Career and Job Search Guide

Television, Video and Motion Picture
Camera Operator and Editor

Camera operators, whether they work in television or motion pictures, operate video cameras to film movies or record live events. Editors review completed recordings and television broadcasts and remove sections they deem as unimportant or unnecessary. Camera operators sometimes edit their own work.

Camera operators work for news organizations, television studios, television companies that cover sports, and movie production companies. Camera operators are responsible to film from numerous angles. Because of computer technology, most film editing is done digitally. Camera operators, as well as editors, usually work for cable companies, small television studios, and locally managed television studios serving as network affiliates.

To create high quality films and television productions, video and editing professionals must be creative and have a strong grasp of technology. They must also have the ability to determine interesting and quality images to film and leave in their productions, and camera operators must have the ability to operate a camera smoothly.

Camera operators are often hired by individuals to film weddings and other ceremonies or celebrations. Operators who exclusively use video cameras to cover these events are known as videographers. Operators working in television studios, usually operate cameras situated in a fixed location. Those who work for news organizations, known as electronic news gathering (ENG) operators, work with reporters to cover news stories. Since they record events as they are unfolding, these camera operators must be highly skilled to anticipate movements, and ENG operators are often required to perform video edits while in the field before transmitting their footage to a television studio.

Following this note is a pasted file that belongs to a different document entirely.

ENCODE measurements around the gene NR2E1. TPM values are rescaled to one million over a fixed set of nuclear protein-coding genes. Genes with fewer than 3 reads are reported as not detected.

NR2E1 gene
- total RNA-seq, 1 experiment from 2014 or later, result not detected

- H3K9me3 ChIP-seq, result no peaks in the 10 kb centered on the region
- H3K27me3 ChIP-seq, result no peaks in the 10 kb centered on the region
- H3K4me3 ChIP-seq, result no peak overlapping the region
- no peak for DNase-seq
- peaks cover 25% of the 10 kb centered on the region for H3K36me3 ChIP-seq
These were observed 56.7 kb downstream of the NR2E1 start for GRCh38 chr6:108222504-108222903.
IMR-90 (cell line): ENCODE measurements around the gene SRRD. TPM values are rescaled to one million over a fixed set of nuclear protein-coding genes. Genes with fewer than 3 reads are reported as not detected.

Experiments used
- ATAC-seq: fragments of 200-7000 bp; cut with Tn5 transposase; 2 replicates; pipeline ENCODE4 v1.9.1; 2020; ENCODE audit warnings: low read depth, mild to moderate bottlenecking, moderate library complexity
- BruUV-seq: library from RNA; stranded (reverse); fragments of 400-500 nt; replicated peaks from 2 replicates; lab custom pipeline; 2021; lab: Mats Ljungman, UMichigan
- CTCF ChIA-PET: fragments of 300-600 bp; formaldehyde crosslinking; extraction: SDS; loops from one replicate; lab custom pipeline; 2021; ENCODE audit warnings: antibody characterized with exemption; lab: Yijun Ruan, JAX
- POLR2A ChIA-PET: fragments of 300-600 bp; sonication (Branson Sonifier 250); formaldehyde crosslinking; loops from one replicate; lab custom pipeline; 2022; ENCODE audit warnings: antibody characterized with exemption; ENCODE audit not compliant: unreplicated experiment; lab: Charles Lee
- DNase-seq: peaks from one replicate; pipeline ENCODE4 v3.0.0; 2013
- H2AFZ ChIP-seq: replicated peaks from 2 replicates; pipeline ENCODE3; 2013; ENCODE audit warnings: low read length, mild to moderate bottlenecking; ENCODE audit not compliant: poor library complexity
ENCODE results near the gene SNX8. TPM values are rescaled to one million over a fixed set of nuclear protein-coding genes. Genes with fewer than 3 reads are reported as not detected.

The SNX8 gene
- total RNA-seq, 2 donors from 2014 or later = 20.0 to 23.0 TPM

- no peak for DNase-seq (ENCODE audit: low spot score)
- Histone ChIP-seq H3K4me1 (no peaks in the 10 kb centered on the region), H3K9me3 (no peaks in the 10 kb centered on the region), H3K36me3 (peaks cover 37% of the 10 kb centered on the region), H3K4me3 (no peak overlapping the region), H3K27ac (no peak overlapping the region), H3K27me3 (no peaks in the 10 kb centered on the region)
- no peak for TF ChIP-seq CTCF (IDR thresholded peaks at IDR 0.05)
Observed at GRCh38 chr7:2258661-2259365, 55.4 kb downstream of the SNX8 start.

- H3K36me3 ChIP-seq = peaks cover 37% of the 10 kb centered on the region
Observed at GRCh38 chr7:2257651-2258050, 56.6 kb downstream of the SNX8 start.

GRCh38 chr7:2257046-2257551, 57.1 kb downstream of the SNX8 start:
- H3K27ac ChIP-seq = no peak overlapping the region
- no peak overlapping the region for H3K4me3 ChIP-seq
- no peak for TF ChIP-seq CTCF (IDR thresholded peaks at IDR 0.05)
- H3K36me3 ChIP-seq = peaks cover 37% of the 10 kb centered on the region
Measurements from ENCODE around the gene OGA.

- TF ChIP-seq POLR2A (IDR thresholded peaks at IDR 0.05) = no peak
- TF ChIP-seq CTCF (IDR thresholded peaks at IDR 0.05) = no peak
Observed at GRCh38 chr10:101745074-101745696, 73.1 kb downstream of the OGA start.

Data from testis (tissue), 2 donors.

Camera operators that work for television and move companies use video cameras to film television shows, commercials, and motion pictures. Operators that film movies are called cinematographers. They can be experts in special effects or cartoons. Since cinematographers must film from numerous angles and positions, most cinematographers are experts in using cameras on mobile or special mounting equipment. However, cameras utilizing digital technology has made it easier for cinematographers to film higher quality productions and film from angles. Many motion production companies use cranes to capture shots at various angles, and as a result, cinematographers often work on cranes. Since cinematographers are constantly moving, they often use a steadicam attached to their shoulders to capture quality shots. Cinematographers are an integral part of film making, so they often collaborate with producers, actors, directors, and editors to provide suggestions during filming.

Work environment. ENG camera operators and people filming news stories and sports are often required to travel and be away from their homes for extended periods of time. This also applies to camera operators working for television stations or movie companies filming away from a studio.

ENG operators, and others filming wars, manmade and natural disasters, and covering news in unstable regions sometimes do so in hazardous environments. Many people involved in filming must work in inclement weather conditions and stand for hours at a time. ENG operators must adhere to stringent deadlines.

Camera operators and editors have very different work hours. Camera and editing professionals working for cable or marketing companies often work 40 hour weeks, occasionally working overtime to meet deadlines. ENG operators frequently work erratic hours and are required to be on call to immediately respond to news stories. Camera and editing professionals in the movie industry work erratic and long hours.